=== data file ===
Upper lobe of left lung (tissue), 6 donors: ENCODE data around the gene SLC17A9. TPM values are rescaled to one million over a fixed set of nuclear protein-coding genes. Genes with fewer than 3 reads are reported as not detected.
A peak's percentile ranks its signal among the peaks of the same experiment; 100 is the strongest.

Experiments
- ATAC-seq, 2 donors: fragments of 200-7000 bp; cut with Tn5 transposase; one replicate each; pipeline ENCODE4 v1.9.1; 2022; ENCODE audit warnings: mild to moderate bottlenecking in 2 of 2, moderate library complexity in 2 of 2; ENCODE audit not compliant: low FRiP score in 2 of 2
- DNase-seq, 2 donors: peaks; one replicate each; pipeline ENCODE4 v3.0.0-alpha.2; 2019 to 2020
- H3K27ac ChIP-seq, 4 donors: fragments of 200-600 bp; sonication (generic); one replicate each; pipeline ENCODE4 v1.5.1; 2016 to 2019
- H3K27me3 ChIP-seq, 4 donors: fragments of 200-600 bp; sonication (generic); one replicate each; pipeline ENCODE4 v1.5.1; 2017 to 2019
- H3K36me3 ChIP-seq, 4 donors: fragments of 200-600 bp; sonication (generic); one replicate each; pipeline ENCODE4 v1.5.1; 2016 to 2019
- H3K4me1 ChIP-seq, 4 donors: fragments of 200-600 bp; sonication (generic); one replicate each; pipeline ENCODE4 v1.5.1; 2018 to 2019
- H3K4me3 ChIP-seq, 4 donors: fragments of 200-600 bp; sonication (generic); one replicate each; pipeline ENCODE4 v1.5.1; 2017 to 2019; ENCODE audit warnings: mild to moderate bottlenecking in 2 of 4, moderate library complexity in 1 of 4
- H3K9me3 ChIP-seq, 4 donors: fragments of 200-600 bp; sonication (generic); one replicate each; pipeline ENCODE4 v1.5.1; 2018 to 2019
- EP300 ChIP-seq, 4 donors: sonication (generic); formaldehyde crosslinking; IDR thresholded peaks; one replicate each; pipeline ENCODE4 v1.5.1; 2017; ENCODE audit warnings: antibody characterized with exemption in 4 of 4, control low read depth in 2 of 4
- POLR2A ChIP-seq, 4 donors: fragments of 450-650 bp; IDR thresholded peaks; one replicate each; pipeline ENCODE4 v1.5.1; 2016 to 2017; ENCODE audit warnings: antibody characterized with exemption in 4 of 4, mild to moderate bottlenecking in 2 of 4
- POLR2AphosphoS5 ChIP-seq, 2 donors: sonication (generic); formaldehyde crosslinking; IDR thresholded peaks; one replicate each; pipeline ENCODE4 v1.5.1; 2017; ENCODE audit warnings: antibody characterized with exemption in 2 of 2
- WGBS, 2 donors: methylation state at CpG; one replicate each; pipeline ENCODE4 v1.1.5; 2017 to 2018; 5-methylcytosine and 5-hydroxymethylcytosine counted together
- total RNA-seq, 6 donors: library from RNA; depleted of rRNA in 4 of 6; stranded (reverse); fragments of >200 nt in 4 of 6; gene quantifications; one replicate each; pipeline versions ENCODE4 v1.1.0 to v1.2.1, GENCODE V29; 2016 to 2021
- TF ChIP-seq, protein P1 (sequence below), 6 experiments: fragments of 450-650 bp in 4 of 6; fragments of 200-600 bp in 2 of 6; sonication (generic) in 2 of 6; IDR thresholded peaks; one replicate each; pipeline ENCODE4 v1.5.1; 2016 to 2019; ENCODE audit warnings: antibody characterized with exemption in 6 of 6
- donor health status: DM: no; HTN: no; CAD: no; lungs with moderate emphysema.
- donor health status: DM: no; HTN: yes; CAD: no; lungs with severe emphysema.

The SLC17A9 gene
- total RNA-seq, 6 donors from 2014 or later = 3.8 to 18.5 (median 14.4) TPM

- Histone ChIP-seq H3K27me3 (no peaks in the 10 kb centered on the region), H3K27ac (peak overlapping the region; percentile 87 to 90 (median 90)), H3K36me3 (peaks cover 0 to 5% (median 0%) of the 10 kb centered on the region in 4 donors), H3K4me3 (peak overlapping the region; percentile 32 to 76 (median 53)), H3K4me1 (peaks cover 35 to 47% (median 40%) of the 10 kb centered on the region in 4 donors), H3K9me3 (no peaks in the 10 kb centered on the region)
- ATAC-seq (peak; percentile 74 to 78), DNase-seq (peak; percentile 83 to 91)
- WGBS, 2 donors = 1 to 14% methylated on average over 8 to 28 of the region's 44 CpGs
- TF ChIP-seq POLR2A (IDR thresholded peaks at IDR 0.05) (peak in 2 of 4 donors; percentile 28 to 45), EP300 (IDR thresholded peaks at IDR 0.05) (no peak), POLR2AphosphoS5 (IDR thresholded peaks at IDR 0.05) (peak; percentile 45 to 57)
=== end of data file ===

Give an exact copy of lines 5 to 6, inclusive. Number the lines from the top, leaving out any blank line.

- DNase-seq, 2 donors: peaks; one replicate each; pipeline ENCODE4 v3.0.0-alpha.2; 2019 to 2020
- H3K27ac ChIP-seq, 4 donors: fragments of 200-600 bp; sonication (generic); one replicate each; pipeline ENCODE4 v1.5.1; 2016 to 2019